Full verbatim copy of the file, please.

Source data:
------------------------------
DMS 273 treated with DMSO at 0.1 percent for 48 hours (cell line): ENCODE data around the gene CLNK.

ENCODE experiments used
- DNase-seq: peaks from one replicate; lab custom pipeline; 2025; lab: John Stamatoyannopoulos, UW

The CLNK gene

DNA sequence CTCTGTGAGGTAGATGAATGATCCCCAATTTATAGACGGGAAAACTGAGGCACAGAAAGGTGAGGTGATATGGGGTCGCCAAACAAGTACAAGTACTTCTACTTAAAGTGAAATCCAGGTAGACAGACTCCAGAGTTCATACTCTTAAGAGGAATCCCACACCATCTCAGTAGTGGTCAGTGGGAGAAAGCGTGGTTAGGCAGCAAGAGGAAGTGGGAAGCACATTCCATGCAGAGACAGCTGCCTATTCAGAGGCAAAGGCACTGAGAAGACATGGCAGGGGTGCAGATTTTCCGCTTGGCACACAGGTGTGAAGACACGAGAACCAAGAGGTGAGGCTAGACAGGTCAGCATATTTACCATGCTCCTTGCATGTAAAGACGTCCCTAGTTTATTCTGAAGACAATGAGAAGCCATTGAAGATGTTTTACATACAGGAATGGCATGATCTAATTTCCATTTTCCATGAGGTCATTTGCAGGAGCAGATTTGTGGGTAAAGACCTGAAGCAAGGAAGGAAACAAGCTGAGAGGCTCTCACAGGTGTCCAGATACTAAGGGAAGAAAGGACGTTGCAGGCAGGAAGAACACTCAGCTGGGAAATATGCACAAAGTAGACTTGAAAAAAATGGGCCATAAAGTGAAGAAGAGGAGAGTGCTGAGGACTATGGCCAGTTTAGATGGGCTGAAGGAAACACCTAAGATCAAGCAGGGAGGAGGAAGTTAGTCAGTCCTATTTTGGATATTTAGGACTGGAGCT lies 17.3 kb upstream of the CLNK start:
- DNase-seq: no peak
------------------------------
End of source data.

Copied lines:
DMS 273 treated with DMSO at 0.1 percent for 48 hours (cell line): ENCODE data around the gene CLNK.

ENCODE experiments used
- DNase-seq: peaks from one replicate; lab custom pipeline; 2025; lab: John Stamatoyannopoulos, UW

The CLNK gene

DNA sequence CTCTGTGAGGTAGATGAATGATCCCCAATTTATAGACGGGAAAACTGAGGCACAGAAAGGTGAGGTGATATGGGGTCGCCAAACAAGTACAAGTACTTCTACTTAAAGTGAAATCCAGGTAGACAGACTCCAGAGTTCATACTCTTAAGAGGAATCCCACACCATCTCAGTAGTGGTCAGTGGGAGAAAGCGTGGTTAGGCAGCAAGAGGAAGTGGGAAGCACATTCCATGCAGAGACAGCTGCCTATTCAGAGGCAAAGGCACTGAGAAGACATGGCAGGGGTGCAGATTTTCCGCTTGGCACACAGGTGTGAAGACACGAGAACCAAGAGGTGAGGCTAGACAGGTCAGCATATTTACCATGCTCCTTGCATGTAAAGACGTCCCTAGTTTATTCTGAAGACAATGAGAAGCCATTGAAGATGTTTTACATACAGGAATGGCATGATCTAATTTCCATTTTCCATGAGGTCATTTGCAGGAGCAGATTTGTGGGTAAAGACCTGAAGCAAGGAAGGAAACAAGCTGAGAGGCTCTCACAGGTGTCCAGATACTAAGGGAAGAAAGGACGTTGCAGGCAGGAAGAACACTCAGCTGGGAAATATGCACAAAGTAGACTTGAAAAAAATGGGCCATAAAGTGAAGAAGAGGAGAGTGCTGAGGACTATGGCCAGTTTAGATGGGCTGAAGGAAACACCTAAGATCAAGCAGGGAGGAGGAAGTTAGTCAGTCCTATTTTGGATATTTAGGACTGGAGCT lies 17.3 kb upstream of the CLNK start:
- DNase-seq: no peak